Constitutional reform may increase the power of Turkey’s defense minister

Turkish Defense Minister Ismet Yilmaz

From Murat Yetkin, Hurriyet Daily News:  All attention in Turkish politics these days is focused on the Kurdish issue, but other important developments are taking place as well – especially behind the doors of the Parliamentary Constitution Conciliation Commission, which is tasked with drafting a new charter.

According to an agreement reached between the four parties that are present in Parliament, and who thus can join the commission, no official announcements will be made on the work until it gets completed. But a consensus reached by all four parties on two important items on the same subject that was written down in the minutes of the meetings has been leaked to the press offices of the Parliament. The Justice and Development Party (AK Parti) in the government and opposition parties, namely, the center-left Republican People’s Party (CHP), the right-wing Nationalist Movement Party (MHP) and the Peace and Democracy Party (BDP), which is focused on the Kurdish problem, have agreed to bring the chief of General Staff out from being directly under the prime minister and link him to the defense minister.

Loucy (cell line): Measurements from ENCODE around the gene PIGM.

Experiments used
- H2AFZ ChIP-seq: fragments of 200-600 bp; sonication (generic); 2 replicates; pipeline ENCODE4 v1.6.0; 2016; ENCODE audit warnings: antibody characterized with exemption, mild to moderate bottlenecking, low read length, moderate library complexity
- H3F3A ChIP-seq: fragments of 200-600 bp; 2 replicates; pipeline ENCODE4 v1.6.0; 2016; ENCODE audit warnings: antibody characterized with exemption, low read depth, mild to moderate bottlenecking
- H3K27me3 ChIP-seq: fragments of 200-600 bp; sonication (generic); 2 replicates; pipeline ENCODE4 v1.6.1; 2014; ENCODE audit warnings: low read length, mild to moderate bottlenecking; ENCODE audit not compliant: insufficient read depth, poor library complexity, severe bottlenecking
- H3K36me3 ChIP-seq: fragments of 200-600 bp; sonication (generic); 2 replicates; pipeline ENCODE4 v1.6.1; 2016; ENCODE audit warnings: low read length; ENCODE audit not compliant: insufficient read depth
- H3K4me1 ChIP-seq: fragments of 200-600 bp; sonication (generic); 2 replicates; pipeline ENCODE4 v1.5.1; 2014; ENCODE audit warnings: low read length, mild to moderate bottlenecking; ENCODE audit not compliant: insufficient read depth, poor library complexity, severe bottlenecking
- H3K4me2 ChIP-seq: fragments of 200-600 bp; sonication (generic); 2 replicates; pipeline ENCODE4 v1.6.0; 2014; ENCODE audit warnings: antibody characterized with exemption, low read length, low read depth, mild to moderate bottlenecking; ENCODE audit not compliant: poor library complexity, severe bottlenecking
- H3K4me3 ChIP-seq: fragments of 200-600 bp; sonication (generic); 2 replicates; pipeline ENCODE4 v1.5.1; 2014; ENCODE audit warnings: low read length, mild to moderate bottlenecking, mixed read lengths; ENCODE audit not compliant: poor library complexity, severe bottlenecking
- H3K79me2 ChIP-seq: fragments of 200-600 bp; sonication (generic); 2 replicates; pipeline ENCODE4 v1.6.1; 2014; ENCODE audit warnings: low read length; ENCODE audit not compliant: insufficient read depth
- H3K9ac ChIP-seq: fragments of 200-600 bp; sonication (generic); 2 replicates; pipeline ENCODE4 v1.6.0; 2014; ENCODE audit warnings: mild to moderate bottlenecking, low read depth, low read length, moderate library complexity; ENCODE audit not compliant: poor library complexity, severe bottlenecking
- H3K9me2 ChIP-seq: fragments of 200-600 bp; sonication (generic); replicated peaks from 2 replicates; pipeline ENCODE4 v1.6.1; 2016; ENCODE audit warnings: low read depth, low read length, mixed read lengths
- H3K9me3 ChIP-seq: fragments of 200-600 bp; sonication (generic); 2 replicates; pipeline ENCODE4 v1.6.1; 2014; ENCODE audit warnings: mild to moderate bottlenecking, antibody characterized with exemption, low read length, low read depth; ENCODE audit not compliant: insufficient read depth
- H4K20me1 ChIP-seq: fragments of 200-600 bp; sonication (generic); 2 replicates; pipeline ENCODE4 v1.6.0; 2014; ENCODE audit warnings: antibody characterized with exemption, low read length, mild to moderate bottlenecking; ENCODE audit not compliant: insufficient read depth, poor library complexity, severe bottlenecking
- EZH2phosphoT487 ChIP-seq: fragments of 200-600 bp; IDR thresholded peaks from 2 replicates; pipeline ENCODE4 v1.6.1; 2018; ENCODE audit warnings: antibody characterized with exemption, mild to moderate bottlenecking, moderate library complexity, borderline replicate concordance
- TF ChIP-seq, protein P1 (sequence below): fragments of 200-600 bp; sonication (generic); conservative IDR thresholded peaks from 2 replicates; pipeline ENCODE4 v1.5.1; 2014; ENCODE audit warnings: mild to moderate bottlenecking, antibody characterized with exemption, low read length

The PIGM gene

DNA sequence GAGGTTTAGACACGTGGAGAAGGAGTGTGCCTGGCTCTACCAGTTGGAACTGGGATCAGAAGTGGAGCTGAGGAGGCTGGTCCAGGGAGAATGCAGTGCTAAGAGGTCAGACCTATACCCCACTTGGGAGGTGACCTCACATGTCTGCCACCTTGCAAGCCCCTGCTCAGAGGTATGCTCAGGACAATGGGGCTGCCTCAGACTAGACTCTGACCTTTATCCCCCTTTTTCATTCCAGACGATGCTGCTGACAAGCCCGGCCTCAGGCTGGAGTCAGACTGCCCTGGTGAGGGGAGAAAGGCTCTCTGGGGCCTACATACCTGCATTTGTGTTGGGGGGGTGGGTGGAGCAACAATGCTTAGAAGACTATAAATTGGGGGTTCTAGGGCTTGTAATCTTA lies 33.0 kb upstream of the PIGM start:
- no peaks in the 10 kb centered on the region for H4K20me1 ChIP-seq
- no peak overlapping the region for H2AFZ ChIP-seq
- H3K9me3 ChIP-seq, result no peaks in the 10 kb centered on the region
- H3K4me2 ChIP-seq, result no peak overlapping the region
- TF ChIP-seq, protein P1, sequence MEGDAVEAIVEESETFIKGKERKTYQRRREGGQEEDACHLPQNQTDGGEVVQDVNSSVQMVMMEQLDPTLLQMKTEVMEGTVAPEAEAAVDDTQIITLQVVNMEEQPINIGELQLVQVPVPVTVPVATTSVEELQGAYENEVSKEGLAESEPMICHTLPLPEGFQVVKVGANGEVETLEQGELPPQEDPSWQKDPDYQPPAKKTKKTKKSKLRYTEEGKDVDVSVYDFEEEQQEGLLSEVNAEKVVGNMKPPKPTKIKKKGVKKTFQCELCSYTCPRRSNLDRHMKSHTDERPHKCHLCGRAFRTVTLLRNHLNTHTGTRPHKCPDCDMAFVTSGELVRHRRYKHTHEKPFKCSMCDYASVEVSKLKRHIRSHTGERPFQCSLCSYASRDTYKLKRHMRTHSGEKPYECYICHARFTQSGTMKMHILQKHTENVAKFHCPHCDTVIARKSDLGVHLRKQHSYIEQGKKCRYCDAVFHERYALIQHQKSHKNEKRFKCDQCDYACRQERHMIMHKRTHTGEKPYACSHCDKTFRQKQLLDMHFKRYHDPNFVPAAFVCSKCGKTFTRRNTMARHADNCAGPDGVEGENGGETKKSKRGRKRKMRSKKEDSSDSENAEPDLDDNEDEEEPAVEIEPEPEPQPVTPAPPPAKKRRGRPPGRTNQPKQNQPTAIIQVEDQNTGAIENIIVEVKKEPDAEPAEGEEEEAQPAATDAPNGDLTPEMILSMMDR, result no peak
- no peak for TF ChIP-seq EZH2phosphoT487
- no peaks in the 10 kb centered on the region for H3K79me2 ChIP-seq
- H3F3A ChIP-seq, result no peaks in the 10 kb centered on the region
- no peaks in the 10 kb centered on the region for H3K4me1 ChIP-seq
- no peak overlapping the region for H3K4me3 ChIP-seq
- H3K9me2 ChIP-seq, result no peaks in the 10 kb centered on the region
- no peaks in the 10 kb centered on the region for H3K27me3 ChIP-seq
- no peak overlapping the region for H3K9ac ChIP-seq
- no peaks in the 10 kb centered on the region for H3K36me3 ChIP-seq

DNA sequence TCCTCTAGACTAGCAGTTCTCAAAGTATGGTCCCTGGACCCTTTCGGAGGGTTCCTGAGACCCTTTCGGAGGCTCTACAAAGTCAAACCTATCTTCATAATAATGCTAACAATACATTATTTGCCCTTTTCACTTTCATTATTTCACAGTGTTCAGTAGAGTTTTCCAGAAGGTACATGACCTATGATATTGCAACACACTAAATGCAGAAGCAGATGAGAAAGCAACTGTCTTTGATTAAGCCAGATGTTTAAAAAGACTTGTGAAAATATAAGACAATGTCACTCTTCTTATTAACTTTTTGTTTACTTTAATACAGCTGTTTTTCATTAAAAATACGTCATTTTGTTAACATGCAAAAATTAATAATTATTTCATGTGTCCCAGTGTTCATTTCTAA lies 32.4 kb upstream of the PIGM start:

This might be hard to understand for those looking at Turkey from outside since, in many countries, the chief of staff is already under the Defense Ministry in accordance with the natural flow of modern democracies, including the Western alliance NATO, of which Turkey is also a member. But this has been the situation since the first of a series of “Cold War” military coups in Turkey on May 27, 1960. In the Constitution imposed by the military regime through a public vote, the military was taken from the responsibility of the Defense Ministry (which had been the case even before the Republic was formed in 1923) and tied to the president in certain offices and to the prime minister in others as a symbol ensuring that the military would not take orders from politicians elected by popular vote despite the constitutional suggestion that they should.   (photo: Ajanskamu)

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